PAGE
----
Stair of the week is a spectacular spiral

We have written: "Making good stairs is an important part of green design; you want people to use them instead of elevators in bigger buildings, and you want to get tighter, more efficient plans in smaller ones." And then there is this, perhaps the most...

Stair of the week is a spectacular spiral

We have written: "Making good stairs is an important part of green design; you want people to use them instead of elevators in bigger buildings, and you want to get tighter, more efficient plans in smaller ones." And then there is this, perhaps the most...

08 mart 2017 Wednesday 11:56
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Stair of the week is a spectacular spiral

We have written: "Making good stairs is an important part of green design; you want people to use them instead of elevators in bigger buildings, and you want to get tighter, more efficient plans in smaller ones." And then there is this, perhaps the most expensive and ridiculous but gorgeous stair we have ever shown on TreeHugger.

© Agnese Sanvito via Archdaily

It's a helical stair designed by Webb Yates Engineers for a private house north of Liverpool. Each step is carved out of stone, laid up on a temporary block structure and held together by two half inch diameter post-tensioned cables. The engineers write in a press release:

To post-tension a stone stair to sweep through 320 degrees is a much more complicated problem and requires full 3D modeling and analysis of the stone as well as a complete understanding of the structural principles at work. It was realized early on that the stresses the stone was subjected to were too complicated to analyse with simple 1D or 2D finite element models so a full 3D model was constructed using Rhino and Grasshopper scripting to generate the complex shape of each tread and the mortar joints between.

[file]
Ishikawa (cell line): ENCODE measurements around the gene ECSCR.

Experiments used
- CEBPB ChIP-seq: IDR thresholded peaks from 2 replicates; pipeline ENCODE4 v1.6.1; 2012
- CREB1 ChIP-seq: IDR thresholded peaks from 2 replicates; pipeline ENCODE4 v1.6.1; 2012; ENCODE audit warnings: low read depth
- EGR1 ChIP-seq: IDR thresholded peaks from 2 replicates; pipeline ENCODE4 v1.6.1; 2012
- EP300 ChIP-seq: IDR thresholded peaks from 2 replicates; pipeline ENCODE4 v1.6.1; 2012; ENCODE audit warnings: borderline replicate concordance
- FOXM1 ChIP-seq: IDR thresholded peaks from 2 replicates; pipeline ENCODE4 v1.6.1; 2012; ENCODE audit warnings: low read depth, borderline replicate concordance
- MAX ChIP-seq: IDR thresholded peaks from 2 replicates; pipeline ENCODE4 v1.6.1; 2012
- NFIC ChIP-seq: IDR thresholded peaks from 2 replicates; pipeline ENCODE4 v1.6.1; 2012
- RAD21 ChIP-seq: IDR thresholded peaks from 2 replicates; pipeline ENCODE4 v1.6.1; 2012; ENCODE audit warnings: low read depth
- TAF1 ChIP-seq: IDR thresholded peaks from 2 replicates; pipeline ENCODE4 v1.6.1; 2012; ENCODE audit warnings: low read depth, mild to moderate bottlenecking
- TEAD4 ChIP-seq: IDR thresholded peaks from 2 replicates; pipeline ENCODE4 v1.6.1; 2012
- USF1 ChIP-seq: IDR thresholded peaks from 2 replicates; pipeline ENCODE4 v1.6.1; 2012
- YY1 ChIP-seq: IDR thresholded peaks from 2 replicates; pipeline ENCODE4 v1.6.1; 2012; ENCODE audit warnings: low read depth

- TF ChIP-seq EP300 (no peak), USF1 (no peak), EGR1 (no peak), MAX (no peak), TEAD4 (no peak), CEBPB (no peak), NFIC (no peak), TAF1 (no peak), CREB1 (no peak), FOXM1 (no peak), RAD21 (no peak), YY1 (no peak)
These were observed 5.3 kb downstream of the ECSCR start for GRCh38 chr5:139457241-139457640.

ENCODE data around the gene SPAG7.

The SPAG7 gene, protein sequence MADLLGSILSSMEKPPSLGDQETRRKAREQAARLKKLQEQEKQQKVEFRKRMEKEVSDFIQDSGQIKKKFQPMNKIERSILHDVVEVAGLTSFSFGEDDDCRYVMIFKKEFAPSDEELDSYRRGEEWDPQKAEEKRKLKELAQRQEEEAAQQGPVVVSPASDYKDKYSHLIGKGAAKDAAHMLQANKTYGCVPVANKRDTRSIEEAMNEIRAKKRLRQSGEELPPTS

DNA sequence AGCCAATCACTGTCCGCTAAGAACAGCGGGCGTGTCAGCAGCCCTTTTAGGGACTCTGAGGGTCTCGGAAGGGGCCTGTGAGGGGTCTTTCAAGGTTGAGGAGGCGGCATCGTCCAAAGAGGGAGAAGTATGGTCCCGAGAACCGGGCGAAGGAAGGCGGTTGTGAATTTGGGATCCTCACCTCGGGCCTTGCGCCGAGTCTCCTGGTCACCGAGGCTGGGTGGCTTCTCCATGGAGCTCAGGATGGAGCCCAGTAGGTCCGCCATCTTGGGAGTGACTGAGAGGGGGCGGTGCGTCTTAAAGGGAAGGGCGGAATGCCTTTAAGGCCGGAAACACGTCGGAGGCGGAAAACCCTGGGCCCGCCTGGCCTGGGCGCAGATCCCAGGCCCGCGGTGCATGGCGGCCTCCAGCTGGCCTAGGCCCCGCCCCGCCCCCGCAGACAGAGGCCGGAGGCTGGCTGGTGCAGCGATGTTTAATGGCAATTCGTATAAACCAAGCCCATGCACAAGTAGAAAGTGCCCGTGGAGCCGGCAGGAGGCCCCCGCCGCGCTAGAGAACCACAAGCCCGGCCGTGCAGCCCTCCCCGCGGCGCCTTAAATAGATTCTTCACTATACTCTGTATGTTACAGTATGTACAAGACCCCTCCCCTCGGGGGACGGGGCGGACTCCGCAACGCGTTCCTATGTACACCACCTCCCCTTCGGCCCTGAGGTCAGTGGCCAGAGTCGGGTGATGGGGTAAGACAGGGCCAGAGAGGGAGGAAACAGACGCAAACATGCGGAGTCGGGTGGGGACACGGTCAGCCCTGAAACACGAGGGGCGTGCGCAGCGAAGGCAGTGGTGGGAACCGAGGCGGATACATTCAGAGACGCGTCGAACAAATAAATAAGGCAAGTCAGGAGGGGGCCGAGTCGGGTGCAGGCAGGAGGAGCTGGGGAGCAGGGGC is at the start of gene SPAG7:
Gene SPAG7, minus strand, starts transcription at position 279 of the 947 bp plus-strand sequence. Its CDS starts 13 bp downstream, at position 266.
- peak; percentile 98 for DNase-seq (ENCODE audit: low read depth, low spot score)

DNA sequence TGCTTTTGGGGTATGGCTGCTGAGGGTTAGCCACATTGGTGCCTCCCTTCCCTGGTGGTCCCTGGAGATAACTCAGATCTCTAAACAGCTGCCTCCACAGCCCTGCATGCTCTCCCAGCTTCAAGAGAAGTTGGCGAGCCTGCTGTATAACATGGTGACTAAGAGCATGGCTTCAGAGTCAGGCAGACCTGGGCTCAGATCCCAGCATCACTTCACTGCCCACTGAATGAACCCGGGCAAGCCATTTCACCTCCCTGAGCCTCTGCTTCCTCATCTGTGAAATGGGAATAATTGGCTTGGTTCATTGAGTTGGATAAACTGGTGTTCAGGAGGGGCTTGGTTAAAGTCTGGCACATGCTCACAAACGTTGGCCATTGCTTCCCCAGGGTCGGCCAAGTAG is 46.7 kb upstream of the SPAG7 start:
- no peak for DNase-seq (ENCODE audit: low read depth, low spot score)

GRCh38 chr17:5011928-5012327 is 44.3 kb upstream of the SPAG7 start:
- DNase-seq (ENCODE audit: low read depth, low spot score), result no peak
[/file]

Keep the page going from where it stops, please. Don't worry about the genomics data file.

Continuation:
© Webb Yates

The stair works in both bending and torsion simultaneously and the joints are prone to cracking or slipping if the frictional resistance is not high enough. In addition to this, the strength of the material used is direction-dependant so the exact direction and nature of each stress the treads are subjected to is very important.

© Webb Yates

The engineers even built a model and loaded it until it collapsed. "In order to push the engineering design as far as we could, we needed to test the stone to its limits." They also claim that it is green; according to Archdaily,

For Webb Yates, constructing the stairs in solid stone was more than just an exercise in pushing engineering to its limits, however. Had the structure been created in steel or concrete, they argue, the embodied energy of the staircase would be much higher, making stone the environmentally friendly option.
© Agnese Sanvito via Archdaily

Who would have thought that a stair where each tread is 330 pounds of imported stone supported on a temporary concrete block wall, that took eight weeks to install and cost who knows what could be environmentally friendly? I'm impressed. Too bad the finished product probably has handrails mucking it up.

Lots more photos on Archdaily.

Our editors found this article on this site using Google and regenerated it for our readers.

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Stairs
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